As my sophomore year at the University of Kentucky approached, I was particularly excited for two reasons:
1. I would be living in an apartment instead of a dorm
2. I would be taking my car with me this year
I felt like a true college student now, unbound by freshman limitations.
Of course, just like when we were younger and couldn’t wait until we were 13 years old or until we could watch a rated R movie in the theatre, we’ve always over-romanticized the next step to becoming an adult. And what is being an adult if you can’t go anywhere off campus? Well. Within less than a week, oh have I realized that having a car in college can surely be a nightmare…
To give you an idea of the parking situation at my apartment complex: All the residents receive a parking pass. There are, more or less, enough parking spots for each resident. No one who is not a resident can park in the lot, except visitors, who only can in certain spots at specific times throughout the week. All violators will be towed.
I returned late the first night at my apartment, tired and eager to just get into bed. I also didn’t want to park too far from my room because it was dark. And I was alone. To my frustration, not only were there no open parking spots, but there were people parked in handicapped spots and all along the curbs! And, of course, there is always that guy with the big truck who takes up two parking spots. There was just no way all those vehicles belonged to residents. So, after circling the three parking lots, I surrendered and parked along the last open curb, praying I wouldn’t find a ticket on the windshield the next morning…
…The next morning, I didn’t find a ticket. I didn’t find my car. Yup, it got towed. There went a whopping $122 to win my precious hostage back… Mental note: Try not to drive if possible; especially at night.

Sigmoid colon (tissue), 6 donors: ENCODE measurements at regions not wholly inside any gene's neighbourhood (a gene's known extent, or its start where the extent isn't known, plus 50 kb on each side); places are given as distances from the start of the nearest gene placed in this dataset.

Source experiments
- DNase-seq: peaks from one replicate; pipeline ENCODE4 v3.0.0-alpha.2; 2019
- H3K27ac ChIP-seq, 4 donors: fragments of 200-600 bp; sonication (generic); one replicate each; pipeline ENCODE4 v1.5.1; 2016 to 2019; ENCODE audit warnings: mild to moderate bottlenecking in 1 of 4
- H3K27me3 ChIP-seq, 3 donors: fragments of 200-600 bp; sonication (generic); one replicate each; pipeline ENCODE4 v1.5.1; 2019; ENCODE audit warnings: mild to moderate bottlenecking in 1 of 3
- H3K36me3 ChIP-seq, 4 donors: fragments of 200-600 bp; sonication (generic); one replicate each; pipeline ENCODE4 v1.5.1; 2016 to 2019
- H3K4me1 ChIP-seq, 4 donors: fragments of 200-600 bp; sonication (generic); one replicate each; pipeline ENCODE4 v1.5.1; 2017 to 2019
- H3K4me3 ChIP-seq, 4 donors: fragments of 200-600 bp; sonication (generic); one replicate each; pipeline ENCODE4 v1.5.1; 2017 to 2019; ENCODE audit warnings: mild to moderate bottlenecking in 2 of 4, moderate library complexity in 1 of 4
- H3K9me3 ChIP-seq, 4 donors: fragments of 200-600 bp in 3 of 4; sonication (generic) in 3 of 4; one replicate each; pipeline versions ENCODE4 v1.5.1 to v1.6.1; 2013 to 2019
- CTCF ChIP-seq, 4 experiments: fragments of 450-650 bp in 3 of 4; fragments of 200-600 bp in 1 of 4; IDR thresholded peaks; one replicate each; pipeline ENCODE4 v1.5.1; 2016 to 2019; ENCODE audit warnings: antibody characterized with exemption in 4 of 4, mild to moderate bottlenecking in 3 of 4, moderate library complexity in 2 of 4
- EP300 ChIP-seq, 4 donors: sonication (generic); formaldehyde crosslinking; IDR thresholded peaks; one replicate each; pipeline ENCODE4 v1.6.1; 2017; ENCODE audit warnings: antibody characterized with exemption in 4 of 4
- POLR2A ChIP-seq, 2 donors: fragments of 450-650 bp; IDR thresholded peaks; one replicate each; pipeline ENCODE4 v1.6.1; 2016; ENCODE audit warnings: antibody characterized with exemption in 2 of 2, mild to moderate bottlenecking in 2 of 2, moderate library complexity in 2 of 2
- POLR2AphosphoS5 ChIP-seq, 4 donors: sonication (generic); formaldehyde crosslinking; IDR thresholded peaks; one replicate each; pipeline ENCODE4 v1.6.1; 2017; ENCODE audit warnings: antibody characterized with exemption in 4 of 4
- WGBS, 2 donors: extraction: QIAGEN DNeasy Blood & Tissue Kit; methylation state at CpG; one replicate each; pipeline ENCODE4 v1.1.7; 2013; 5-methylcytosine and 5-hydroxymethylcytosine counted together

Not only is finding parking at my apartment a problem, but whenever I want to go anywhere in Lexington, I am fighting my road rage. Every hour feels like rush hour. Coming from Louisville, I’m not quite used to the way the roads are set up in Lexington. I don’t understand the curvy four lanes or why a light will turn green when the light right after it is still red… The green light is meaningless because we can’t even move!
And half the drivers in Lexington belong in this show:
Anyway, I’m also not too savvy with directions; I know how to get to places on campus on foot, but not exactly with a car yet. So it’s a bit difficult debating between driving and hoping to find a place to park somewhere closer to my destination or just making a 30-minute walk.
Although it is nice to have a car and have the freedom to drive places whenever I need or wish, there definitely are disadvantages, at least on my campus. But, when it comes down to it, the pros outweigh the cons in my situation because I can drive a little over an hour to return home, and I’ll be off campus volunteering and working on stories for my broadcast journalism class weekly.
So, if you’re thinking about whether or not you should take your car to campus, or you share the frustration of having a car there, here are some words of advice:
• Realistically ask yourself how often you would have to drive or leave campus during the year
• Find out bus schedules; some are free service and run even late at night
• Look up when free parking is available in certain parking lots or garages
• Consider buying a campus parking pass
• Consider riding a bicycle
• Try not to drive your car late at night if you do have limited parking spaces
• (Probably the most helpful) Make friends who live around different parts of campus or the city
-Do you think having a car on campus is an issue at your college?
-What’s the most convenient mode of transportation for you?